Washington, D.C.—According to a new report released today, lesbian, gay, bisexual, and transgender (LGBT) workers of color are among the most disadvantaged workers in America. Due to discrimination combined with a lack of workplace protections, unequal job benefits and taxation, and unsafe, under-resourced U.S. schools, LGBT people of color face extraordinarily high rates of unemployment and poverty.
A Broken Bargain for LGBT Workers of Color, a companion to the recently released report, A Broken Bargain: Discrimination, Fewer Benefits, and More Taxes for LGBT Workers, is co-authored by the Movement Advancement Project (MAP), the Center for American Progress (CAP) and its FIRE Initiative, Freedom to Work, the Human Rights Campaign (HRC), and the National Black Justice Coalition (NBJC), in partnership with Color of Change, the Leadership Conference Education Fund, League of United Latin American Citizens (LULAC), Mexican American Legal Defense and Educational Fund (MALDEF), the National Action Network, the National Queer Asian Pacific Islander Alliance (NQAPIA), Out & Equal Workplace Advocates, and SEIU.
The report is available online at www.lgbtmap.org/workers-of-color.
A Broken Bargain for LGBT Workers of Color presents the latest demographic information about LGBT workers of color, including:
“Contrary to popular stereotypes, LGBT workers are more racially diverse than the general population, making it critical to address the unique obstacles they face,” said Sharon Lettman-Hicks, Executive Director and CEO of the National Black Justice Coalition. “Bias and prejudice based on race, sexual orientation, and gender identity/expression intersect to the detriment of LGBT workers of color.”
“Systemic barriers and inequities in the educational system make it harder for LGBT people of color to meet workforce qualifications,” said Ineke Mushovic, Executive Director of the Movement Advancement Project. “LGBT workers of color are also unfairly denied or lack access to job-related benefits that other workers take for granted, making it harder for these workers to earn a living and provide for their families.”
A Broken Bargain for LGBT Workers of Color examines how LGBT workers of color face unique challenges related to their race and ethnicity and their sexual orientation and/or gender identity in three areas:
“While there are laws in place to help protect workers from discrimination based on race and ethnicity, it is still legal to fire or refuse to hire someone on the basis of gender identity or sexual orientation in the majority of states,” said Winnie Stachelberg, Executive Vice President of External Affairs at the Center for American Progress. “Addressing this gap in federal law is one more step forward in the march for equality and justice for all people, regardless of race, ethnicity, gender identity, or sexual orientation.”
“Fixing the broken bargain for LGBT workers of color will help ensure that they are treated fairly no matter where they work, that they receive the same compensation for the same work, and that they can access important benefits available to other workers to protect their health and livelihood,” said Tico Almeida, President of Freedom to Work.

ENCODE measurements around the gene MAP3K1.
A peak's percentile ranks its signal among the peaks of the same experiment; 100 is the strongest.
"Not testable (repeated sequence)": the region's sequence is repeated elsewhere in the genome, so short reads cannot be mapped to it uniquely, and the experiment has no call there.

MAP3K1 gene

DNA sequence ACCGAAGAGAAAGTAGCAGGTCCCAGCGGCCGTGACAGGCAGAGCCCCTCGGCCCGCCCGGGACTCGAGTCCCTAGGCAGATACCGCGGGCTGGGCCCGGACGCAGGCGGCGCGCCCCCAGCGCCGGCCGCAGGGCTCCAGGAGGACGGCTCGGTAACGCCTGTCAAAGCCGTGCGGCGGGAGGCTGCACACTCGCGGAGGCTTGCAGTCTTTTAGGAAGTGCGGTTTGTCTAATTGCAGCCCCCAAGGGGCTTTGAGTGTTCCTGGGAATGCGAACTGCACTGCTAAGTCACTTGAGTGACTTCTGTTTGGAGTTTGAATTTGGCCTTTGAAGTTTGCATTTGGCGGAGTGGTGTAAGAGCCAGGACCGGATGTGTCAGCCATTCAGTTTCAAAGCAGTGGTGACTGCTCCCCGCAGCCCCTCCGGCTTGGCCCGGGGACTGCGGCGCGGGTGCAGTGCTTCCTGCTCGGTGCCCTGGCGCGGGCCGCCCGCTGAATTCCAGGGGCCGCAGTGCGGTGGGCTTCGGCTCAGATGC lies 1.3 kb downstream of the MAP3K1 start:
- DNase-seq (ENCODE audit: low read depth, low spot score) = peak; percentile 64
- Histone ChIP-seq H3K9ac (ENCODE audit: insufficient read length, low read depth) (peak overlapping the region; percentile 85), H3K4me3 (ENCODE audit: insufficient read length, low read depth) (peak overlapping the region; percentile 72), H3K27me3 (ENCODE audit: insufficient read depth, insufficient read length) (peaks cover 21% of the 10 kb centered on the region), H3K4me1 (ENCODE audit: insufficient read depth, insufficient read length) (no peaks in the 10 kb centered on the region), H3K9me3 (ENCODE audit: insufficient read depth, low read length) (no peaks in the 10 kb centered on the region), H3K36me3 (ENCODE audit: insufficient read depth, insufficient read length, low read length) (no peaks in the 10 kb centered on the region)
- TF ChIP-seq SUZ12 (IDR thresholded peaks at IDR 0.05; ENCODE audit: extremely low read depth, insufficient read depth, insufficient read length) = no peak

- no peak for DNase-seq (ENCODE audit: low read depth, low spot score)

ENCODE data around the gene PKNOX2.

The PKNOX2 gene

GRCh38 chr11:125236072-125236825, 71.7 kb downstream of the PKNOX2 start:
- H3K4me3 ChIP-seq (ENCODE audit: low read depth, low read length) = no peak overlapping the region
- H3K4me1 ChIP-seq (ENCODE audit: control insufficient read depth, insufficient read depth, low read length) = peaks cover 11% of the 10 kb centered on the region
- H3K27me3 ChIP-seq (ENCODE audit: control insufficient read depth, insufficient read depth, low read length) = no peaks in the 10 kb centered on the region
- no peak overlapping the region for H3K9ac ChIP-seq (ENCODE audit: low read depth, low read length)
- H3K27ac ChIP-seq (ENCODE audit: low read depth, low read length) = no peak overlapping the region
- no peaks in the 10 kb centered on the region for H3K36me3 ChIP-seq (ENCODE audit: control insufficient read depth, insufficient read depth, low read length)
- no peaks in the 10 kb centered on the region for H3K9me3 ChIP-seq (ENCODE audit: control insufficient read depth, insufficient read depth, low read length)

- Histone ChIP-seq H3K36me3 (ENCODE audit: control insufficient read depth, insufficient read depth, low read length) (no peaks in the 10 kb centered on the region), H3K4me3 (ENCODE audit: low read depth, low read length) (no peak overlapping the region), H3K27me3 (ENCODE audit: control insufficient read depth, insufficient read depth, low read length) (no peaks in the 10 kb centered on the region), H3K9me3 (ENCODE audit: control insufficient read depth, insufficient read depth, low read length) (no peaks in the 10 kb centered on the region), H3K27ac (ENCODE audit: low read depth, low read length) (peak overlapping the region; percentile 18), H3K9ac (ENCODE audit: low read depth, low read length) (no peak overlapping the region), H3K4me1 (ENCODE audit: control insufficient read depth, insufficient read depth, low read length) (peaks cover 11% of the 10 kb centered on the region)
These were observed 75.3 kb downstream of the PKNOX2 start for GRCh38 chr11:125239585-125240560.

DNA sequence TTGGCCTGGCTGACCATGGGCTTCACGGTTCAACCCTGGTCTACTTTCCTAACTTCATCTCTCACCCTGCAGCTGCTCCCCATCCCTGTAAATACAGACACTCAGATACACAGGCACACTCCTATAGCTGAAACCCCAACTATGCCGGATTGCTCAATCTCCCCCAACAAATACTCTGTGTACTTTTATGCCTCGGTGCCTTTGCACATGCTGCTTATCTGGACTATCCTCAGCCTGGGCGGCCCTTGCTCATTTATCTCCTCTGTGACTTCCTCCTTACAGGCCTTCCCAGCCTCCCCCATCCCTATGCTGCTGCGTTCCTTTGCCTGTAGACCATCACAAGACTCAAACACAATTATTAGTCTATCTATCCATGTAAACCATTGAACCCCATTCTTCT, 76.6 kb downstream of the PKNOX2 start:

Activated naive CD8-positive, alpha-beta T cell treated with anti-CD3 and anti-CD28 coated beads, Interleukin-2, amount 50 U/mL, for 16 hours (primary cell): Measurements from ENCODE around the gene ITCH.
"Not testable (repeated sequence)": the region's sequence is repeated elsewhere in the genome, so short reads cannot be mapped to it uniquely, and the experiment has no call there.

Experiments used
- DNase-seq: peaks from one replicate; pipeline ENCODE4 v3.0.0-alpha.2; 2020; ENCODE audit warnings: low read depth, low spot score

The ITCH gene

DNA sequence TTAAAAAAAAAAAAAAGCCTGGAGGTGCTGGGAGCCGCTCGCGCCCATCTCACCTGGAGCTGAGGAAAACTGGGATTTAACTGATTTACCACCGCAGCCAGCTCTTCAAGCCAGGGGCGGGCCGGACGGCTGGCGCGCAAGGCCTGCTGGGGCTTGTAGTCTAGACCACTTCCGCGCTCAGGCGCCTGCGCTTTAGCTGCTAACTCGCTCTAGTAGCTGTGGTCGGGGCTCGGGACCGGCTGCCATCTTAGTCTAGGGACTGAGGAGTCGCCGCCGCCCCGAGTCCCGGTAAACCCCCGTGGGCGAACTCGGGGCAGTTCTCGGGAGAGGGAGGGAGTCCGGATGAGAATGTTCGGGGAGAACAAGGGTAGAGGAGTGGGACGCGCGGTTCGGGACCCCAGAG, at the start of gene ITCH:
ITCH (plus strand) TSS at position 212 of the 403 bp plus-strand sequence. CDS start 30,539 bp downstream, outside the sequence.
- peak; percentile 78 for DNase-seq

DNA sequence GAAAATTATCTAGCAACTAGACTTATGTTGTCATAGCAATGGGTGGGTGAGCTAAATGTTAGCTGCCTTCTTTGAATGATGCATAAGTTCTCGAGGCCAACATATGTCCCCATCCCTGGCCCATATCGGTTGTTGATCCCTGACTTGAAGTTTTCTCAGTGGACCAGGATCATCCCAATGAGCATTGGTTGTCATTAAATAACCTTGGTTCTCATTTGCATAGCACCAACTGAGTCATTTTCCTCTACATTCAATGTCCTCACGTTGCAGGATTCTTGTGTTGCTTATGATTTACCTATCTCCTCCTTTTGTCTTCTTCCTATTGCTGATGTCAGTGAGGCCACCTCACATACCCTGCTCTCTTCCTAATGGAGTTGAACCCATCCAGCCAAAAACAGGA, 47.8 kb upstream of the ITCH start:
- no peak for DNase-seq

A Broken Bargain for LGBT Workers offers detailed recommendations for action to fix the broken bargain for LGBT workers of color by the federal, state, and local governments, as well as colleges, universities, and employers. Recommendations include:
“America has passed numerous laws and policies based on an understanding that protecting the interests of workers and their families is good for the economy and good for the country. It is time for those protections to extend to LGBT workers of color,” said Jeff Krehely, Vice President and Chief Foundation Officer at the Human Rights Campaign.
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The Center for American Progress is a nonpartisan research and educational institute dedicated to promoting a strong, just and free America that ensures opportunity for all. We believe that Americans are bound together by a common commitment to these values and we aspire to ensure that our national policies reflect these values. CAP’s FIRE Initiative works to eliminate the social, economic, and health disparities faced by LGBT people of color.
Freedom to Work is a national organization committed to banning workplace harassment and career discrimination against LGBT Americans through public education, policy analysis, and legal work.
The Human Rights Campaign is America’s largest civil rights organization working to achieve lesbian, gay, bisexual and transgender equality. By inspiring and engaging all Americans, HRC strives to end discrimination against LGBT citizens and realize a nation that achieves fundamental fairness and equality for all.
MAP's mission is to provide independent and rigorous research, insight and communications that help speed equality and opportunity for all. MAP works to ensure that all people have a fair chance to pursue health and happiness, earn a living, take care of the ones they love, be safe in their communities, and participate in civic life.
The National Black Justice Coalition is a civil rights organization dedicated to empowering Black LGBT people. NBJC’s mission is to end racism and homophobia. As America’s leading national Black LGBT civil rights organization focused on federal public policy, NBJC has accepted the charge to lead conversations in the Black community to strengthen the bonds and bridge the gaps between the movements for racial justice and LGBT equality.
Color of Change | The Leadership Conference Education Fund | League of United Latin American Citizens
Mexican American Legal Defense and Educational Fund (MALDEF) | National Action Network
National Queer Asian Pacific Islander Alliance | Out & Equal Workplace Advocates | SEIU